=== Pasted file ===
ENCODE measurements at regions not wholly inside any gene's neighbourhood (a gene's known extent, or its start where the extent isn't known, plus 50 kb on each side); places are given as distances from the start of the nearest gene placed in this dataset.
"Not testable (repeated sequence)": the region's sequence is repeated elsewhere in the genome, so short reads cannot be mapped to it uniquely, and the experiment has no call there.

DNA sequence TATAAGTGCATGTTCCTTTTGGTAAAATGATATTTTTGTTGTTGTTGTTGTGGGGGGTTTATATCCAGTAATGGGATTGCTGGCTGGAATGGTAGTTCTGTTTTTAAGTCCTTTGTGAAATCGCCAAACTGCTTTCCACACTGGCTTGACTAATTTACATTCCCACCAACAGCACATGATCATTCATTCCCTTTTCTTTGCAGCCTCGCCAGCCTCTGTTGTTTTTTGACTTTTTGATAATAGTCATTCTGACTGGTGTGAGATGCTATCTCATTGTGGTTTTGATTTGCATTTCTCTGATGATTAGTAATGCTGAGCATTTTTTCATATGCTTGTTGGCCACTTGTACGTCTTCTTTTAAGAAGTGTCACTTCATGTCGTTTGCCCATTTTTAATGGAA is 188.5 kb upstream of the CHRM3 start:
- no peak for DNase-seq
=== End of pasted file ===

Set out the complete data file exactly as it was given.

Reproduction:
ENCODE measurements at regions not wholly inside any gene's neighbourhood (a gene's known extent, or its start where the extent isn't known, plus 50 kb on each side); places are given as distances from the start of the nearest gene placed in this dataset.
"Not testable (repeated sequence)": the region's sequence is repeated elsewhere in the genome, so short reads cannot be mapped to it uniquely, and the experiment has no call there.

DNA sequence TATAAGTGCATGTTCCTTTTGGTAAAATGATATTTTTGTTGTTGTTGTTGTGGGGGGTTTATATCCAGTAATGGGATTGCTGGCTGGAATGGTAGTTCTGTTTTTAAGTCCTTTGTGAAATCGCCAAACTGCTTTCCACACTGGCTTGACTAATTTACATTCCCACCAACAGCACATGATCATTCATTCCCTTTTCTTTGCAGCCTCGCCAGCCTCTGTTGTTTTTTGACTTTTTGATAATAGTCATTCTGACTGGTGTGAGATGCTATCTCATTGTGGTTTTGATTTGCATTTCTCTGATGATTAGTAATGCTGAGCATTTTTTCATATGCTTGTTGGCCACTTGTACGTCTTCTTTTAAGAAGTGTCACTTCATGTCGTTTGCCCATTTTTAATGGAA is 188.5 kb upstream of the CHRM3 start:
- no peak for DNase-seq